I realize not everyone likes dogs. Some people prefer cats, some birds. Some get along with plants while others keep fish. I get it, or at least intellectually I accept it. But really, a dog…
A dog is an exceptional creature. We think we are so smart and yet behold the dog who chose us after all, not the other way around.
First up, let’s just get the science straight: before we had cats, birds, or house plants we had dogs. “Before humans milked cows, herded goats or raised hogs, before they invented agriculture, or written language, before they had permanent homes, and most certainly before they had cats, they had dogs. Or dogs had them, depending on how you view the human-canine arrangement.” (James Gorman, New York Times, 1/18/2016)
Smart people who relentlessly search canine DNA are trying to find out the very time and place dogs were domesticated or people were “canine-icated.” We may never know but it was somewhere between twenty and thirty thousand years ago. Just to de-mythologize your puppy-faced pooch, there are one billion dogs in the world but only twenty-five percent of them are domesticated. The rest are marauders in and around villages, cities, and countrysides grabbing scraps, handouts, and easy kills. Dumps and garbage pits are wonderful places for dogs. We think they need our fancy dog food but living on the edge of human encampments and feasting off our trash is how dogs separated themselves from wolves.
No one yet knows just how this happened but some who study the DNA don’t think it was humans who figured out how to mate wolves for domestication — no self-respecting wolf would agree to that. But rather, some of those ancient wolves realized what a good gig humans are when the alternative was chasing deer and elk and getting a hoof in the face. All they had to do was follow humans around and feast off the bones and meat we left behind. Keto enthusiasts aside, our ancient ancestors were able to process fat much better than they could tolerate meat, while wolves could not tolerate fat but loved meat. It was a perfect symbiotic relationship that met over a carcass.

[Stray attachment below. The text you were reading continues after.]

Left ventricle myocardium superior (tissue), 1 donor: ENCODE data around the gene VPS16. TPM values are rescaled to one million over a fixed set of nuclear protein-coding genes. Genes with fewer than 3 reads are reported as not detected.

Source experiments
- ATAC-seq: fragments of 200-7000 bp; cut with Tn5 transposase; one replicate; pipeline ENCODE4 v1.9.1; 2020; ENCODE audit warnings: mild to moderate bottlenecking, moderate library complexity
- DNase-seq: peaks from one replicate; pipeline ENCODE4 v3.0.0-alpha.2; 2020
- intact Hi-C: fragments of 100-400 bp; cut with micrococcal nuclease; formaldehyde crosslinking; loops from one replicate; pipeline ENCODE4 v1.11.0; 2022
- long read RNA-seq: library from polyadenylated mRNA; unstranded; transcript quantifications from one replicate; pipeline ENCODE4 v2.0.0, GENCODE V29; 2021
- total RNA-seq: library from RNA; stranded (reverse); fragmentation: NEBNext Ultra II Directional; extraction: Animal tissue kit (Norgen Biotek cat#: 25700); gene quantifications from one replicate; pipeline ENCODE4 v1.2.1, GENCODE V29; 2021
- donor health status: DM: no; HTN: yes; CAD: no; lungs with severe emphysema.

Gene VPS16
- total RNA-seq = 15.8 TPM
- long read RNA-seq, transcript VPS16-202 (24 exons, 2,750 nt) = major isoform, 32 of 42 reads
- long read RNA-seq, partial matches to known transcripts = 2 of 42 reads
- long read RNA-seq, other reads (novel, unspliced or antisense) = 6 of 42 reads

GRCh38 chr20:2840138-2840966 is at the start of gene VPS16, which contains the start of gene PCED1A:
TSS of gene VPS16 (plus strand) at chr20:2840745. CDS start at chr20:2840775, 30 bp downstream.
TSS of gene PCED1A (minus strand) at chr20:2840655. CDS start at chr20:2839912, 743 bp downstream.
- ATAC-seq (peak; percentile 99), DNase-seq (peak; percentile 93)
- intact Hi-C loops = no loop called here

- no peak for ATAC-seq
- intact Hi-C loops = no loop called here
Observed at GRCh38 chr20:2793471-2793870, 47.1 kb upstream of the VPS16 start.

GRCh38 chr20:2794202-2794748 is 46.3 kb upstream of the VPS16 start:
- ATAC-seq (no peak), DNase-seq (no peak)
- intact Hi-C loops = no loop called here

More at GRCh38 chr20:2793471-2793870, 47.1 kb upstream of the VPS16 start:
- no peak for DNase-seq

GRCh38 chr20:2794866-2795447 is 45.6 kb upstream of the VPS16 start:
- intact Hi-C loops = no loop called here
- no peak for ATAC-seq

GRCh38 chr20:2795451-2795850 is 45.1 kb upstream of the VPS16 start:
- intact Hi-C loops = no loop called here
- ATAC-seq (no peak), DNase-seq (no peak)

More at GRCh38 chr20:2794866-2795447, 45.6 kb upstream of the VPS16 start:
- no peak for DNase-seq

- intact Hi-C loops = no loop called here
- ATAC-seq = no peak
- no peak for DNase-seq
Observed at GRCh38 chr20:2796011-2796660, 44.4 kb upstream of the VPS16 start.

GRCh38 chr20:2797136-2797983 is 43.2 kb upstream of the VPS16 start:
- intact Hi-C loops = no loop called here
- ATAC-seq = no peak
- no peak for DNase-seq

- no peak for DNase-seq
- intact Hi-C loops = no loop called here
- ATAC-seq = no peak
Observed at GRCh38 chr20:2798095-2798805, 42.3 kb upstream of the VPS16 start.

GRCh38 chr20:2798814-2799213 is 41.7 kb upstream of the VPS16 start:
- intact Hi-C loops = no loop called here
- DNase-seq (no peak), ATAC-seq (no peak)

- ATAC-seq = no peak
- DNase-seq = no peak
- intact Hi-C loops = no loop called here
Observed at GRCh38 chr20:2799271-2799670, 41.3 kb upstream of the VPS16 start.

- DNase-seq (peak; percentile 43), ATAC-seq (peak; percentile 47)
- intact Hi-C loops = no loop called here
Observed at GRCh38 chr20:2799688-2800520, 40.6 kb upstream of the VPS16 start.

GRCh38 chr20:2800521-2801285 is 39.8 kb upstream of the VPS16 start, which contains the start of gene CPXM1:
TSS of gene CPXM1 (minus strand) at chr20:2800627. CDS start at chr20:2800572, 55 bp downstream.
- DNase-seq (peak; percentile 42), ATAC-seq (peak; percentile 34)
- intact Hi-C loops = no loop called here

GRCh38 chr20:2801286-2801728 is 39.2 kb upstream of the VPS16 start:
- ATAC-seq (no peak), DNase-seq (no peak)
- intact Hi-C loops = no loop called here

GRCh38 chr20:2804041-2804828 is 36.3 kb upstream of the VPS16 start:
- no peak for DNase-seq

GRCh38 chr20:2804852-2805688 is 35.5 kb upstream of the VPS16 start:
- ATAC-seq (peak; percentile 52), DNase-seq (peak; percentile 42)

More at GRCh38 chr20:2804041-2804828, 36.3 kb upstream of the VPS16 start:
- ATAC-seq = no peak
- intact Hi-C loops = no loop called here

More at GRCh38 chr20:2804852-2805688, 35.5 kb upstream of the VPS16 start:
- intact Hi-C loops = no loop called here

Whether or not dogs actually have emotions and feelings of mutuality is up for debate. But just like a baby learns to smile by seeing the reaction to it from the adults all around him or her — “Oh look! Henry smiled! Smile Henry, smile! — dogs are not dumb. Cute looks, a wagging tail, a gentle lean, a raised paw all evoke human affection, treats, and real food. It is an easy life if you have the right humans.
All of which brings me to us — humans. I want to know what would happen to you if it was discovered you had been poisoning your neighborhood dogs? In your defense, you could assure neighbors, the ones who love dogs, that you will reduce the amount of poisoning by forty percent by the end of 2025. How do you think that would go over? That’s what Greenidge Generation asked the DEC for — the opportunity to continue poisoning the environment forty percent less for three more years. For some reason the state needs three months to make a decision about it?